Imagine being born, developing a dream, working hard to achieve that dream, moving up the ranks of a competitive field, and finally winning its biggest award, only to realize that the statue you have to display for the rest of your life is utterly hideous.
This is what David Moritz works to prevent.
Moritz, a former entertainment lawyer, founded Society Awards in 2007. The company produces commendations for some 100 awards ceremonies across the globe, from the golden statuette of the Emmy to the marble-pedestaled Golden Globe to the bronze football and wooden base of the Campbell’s Chunky Soup Spokesman Award. Moritz designs some of these statues himself; for others, he and his team work to rehabilitate iconic designs.
We asked him how a good award is made and whether he’s ever won one himself.
How does someone wind up in this business?
When I made a break from law, I wanted to go into something that I could own and create, ideally something fancy. I have a friend who is in the promotional products business, and he noticed that trophy shops — the companies that claimed to make the famous awards — were really not impressive or luxurious at all. They were, like, dirty factories. I looked into it, and there was a niche. Luxury awards brands did not exist before us.
What makes something an award and not just a random object or a sculpture?
A fine-art sculpture doesn’t have to be beautiful — it can be interesting. It expresses the artist’s ideas, and for the most part, the artist will only make one. Awards, on the other hand, are limited editions with multiple copies. The design has to connect with an audience and represent a brand. In other words, it has to be beautiful.
What does that actually look like in practice?
A good award is tall and rather slender, so you can hold it with one hand and put it over your head. A bulky sculpture that takes two hands to hold is going to be hard to accept on a stage. If the award is for an awards program, it should have a nice silhouette, in case the design is ever incorporated into the logo of the program. When we design awards for sports, we sometimes make them very trophy-like, but otherwise, we like our awards to work as sculptures, or as home decor, or just as beautiful objects.
Say more about what that design process is like.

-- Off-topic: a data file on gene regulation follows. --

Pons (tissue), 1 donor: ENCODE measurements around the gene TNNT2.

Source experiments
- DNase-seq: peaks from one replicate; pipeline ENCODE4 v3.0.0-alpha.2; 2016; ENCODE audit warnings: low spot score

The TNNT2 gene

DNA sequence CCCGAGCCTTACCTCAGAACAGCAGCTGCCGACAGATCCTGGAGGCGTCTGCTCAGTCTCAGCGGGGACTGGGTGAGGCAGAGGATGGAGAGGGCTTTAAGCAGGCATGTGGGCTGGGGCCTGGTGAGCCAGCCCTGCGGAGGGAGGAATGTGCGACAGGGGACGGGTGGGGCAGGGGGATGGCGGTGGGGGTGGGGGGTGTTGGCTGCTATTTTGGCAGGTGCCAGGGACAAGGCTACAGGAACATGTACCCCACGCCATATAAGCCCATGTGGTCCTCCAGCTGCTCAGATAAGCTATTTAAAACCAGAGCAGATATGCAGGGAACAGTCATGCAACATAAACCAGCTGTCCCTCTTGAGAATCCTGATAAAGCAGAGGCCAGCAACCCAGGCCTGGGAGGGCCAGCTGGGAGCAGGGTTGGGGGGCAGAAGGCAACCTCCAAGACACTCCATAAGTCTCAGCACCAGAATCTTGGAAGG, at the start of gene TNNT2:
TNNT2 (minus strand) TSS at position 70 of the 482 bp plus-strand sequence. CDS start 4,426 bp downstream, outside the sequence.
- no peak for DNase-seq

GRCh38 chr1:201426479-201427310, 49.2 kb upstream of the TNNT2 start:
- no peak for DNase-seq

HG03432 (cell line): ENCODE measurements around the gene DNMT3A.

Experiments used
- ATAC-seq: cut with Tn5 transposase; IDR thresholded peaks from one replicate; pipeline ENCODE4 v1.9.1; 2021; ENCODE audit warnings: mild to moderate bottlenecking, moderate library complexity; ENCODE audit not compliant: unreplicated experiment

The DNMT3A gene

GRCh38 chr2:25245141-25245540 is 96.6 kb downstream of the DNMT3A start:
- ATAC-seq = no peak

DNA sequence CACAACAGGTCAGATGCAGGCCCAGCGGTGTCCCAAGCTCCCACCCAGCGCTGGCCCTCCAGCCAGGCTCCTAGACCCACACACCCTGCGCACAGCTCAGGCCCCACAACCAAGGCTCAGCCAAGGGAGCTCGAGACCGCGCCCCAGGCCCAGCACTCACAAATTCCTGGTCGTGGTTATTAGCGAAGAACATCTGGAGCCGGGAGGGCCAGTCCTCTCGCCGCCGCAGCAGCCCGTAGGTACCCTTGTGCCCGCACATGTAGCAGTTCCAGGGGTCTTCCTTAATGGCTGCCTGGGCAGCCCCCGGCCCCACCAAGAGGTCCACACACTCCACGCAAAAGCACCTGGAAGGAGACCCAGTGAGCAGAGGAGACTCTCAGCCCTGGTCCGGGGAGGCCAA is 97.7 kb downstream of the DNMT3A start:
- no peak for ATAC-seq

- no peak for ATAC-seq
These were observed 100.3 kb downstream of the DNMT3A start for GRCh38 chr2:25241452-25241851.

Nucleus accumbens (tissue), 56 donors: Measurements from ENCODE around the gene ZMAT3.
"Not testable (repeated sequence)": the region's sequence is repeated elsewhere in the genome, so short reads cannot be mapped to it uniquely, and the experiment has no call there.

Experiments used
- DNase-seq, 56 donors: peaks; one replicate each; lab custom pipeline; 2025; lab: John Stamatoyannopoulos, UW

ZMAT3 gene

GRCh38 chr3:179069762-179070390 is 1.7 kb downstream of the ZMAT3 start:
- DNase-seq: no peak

It starts by asking the client: What kind of thing are you looking for? What size? How many? When do you need them? After that, it’s kind of like commissioning an artist.
Other awards companies will just start designing and then have the client look at sketches. That might seem fun in the beginning, but if I send you a sketch, how are you really going to imagine the award? Are you a fine artist or a sculptor or something?
We make fully finished, photorealistic, 3D CAD [computer-aided design] renderings, like Pixar. Our clients get to make refinements after that, but we don’t ask them to art-direct.
A lot of successful awards become iconic. When you get a contract to make something like the Emmy, are you allowed to tweak the design?
In those cases, we’ll look at the original designer’s intentions and consider how previous production methods might have fallen short of that vision. We can’t change the look in very obvious ways, but we can make it out of better materials, or make it higher-quality. The new version will be more crisp, more clean, more clear, more polished, shinier, and better-surfaced.
Sometimes awards do need a redesign. For instance, the Billboard Music Award was originally a sculpture made of compact discs. That had to change [to reflect changing technology]. Or the MTV Moon Person Award, which used to be called the Moonman. They didn’t want a full redesign, but they needed an update.
Awards are typically measured in prestige. How much do they usually cost to make in dollars?
Simple is beautiful, and simple is cheaper. For under $100 per unit, you can do something elegant, like a simple crystal shape.
When you move up to, like, a nice 12-inch-tall golden figure of something, you’re probably looking at $10,000 to $15,000 in one-time setup costs, and then $250 to $350 per unit. That will get you something totally nice, respectable, very good.
On the other hand, you might have $50,000 or $100,000 to produce one or two editions of an award, maybe for a major golf tournament. We’ve worked with [jeweler] David Yurman to produce awards with diamonds and silver and meteorites in them. We’ve worked with [contemporary artist] Jeff Koons to produce awards that would be priceless if you were to assign a value. Awards can really run the gamut.
What’s your personal favorite award?
I really like the GLAAD media award that we designed. It’s got this retro, midcentury-modern feeling to it. It represents wings, which is unique and uplifting. It’s just iconic, and I really like that.
Are there any awards for designing awards? If so, have you won them?
Our marketing materials have won marketing awards. Our website and logo have both won awards. Overall, we’ve won tons of awards, but we haven’t won awards for the actual awards.